Los Angeles Times Examines Bush Administration’s Efforts To Promote Health Savings Accounts
The Los Angeles Times on Monday examined President Bush's efforts to promote the use of health savings accounts, an idea "far more developed than his Social Security plans [that is] advancing at a rapid clip through a combination of actions by government, insurers, employers and individuals." According to the Los Angeles Times, Republicans, "[e]mboldened by their success at the polls," have put Bush's "ownership society" reforms for health care "on the fast track," and critics say the efforts are advancing with "far less public attention or debate than have surrounded Bush's plans to overhaul Social Security."
Senate Majority Leader Bill Frist (R-Tenn.) recently called for the development within 10 years of a network of performance and pricing information for health care providers, and Bush has proposed some initial steps toward the creation of a new information infrastructure. In addition, Bush last week called for additional tax breaks and subsidies for HSAs, which he said would result in consumers "at the very minimum" becoming more aware of the actual cost of health care. Former House Speaker Newt Gingrich (R-Ga.) said, "My view is that this is absolutely the next big thing. You are going to see a continued move to trying to get people involved in the process by owning their own health accounts."
However, critics say "Bush's vision represents wishful thinking at best, and, at worst, a perilous new direction in national health policy," the Los Angeles Times reports. "One danger with this is that people will not get needed care because they want to save a few thousand bucks," Rep. Pete Stark (D-Calif.) said, adding, "We are talking about highly technical services that 99% of the public doesn't even know how to spell the names of." Stark also expressed concern about the lack of best-practice standards within the medical community (Alonso-Zaldivar, Los Angeles Times, 1/31).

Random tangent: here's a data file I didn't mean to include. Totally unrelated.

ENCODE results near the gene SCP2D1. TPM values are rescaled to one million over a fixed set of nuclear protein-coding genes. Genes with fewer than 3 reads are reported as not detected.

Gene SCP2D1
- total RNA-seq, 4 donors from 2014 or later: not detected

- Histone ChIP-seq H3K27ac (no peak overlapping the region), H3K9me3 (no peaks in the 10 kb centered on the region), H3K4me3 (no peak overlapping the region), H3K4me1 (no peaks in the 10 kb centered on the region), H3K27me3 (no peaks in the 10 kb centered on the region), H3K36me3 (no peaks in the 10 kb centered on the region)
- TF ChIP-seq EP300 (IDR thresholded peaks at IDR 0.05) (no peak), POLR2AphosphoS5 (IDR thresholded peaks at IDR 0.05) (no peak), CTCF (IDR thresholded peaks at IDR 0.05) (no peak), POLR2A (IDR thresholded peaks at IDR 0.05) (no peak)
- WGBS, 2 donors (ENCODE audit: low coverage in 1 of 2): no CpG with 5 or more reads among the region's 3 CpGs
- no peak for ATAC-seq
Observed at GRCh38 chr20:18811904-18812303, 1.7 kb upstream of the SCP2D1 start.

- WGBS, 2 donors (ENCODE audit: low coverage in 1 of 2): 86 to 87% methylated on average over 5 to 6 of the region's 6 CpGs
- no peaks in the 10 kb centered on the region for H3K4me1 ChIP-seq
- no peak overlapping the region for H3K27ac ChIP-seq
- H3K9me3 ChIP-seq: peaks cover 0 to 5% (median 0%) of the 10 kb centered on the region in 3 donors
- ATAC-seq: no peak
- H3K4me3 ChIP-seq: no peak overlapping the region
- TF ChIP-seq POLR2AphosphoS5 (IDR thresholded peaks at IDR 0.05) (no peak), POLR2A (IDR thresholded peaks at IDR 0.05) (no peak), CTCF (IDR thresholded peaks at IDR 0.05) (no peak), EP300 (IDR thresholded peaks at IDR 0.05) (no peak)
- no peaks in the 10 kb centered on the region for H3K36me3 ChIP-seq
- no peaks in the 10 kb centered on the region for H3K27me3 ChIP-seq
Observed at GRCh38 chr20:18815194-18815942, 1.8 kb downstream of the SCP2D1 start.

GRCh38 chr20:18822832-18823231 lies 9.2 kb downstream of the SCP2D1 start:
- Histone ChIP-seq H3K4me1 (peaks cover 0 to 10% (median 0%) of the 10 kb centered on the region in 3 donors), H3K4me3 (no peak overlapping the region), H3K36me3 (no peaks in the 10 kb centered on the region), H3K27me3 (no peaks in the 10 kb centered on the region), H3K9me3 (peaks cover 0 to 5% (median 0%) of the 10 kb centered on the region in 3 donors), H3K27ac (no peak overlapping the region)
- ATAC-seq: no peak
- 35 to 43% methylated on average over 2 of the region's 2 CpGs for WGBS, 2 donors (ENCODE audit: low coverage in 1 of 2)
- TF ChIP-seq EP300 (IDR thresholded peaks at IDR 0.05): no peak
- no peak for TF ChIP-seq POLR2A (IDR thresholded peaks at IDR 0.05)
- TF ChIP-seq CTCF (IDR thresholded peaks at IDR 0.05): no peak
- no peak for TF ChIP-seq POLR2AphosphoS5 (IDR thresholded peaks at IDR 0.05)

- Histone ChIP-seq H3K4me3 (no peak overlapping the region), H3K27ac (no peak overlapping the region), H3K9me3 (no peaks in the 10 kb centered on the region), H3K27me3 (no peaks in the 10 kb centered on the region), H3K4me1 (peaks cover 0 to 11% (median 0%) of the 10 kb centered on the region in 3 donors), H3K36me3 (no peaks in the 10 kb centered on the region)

Congressional aides last week said lawmakers are likely to take early action this year to reduce medical errors and tie Medicare payments to quality of care, but "little else is clear about what is likely to be a very busy and stormy year in health care," CQ HealthBeat reports. The aides, speaking at a briefing sponsored by Women in Government Relations, said cuts to Medicare and Medicaid spending could be necessary to reduce the federal budget deficit but politically difficult. They noted that administrative efforts aimed at Medicare physician reimbursements could cost less than legislation to moderate physician payment reduction, and lawmakers could further reduce the deficit by enacting changes recommended by the Medicare Payment Advisory Commission.
However, one Democratic aide said such actions would result in "chump change" savings. The aides said lawmakers might not produce any Medicare legislation at all this year. Meanwhile, legislation to foster the spread of health information technology has "plenty of interest," but aides said there is division among lawmakers as to how to fund such a program, CQ HealthBeat reports. Other measures that likely will be addressed include proposed Medicaid funding reductions and legislation to address diabetes, stroke, hepatitis and obesity. According to CQ HealthBeat, aides also "suggested that Congress will be slow to tighten FDA regulation of pharmaceuticals and nutritional supplements" (CQ HealthBeat, 1/28).
In related news, the Washington Times on Saturday profiled newly elected Sen. Richard Burr (R-N.C.), whose views on medical malpractice reform "stan[d] in stark contrast" to those of former Sen. John Edwards (D-N.C.), whom Burr replaced. Burr said increasing health care costs have forced many doctors to abandon their practices, adding, "If you go into labor, you're going to go to the doctor even if you have to drive 60 miles. But if you're pregnant and need prenatal care, you might not drive that far."
Burr said, "If we can't come up with legislation to moderate [malpractice insurance payments], then the federal government could create an independent fund to deal with that." Burr called, "[t]he health care crisis ... the number one issue" (Hurt, Washington Times, 1/29).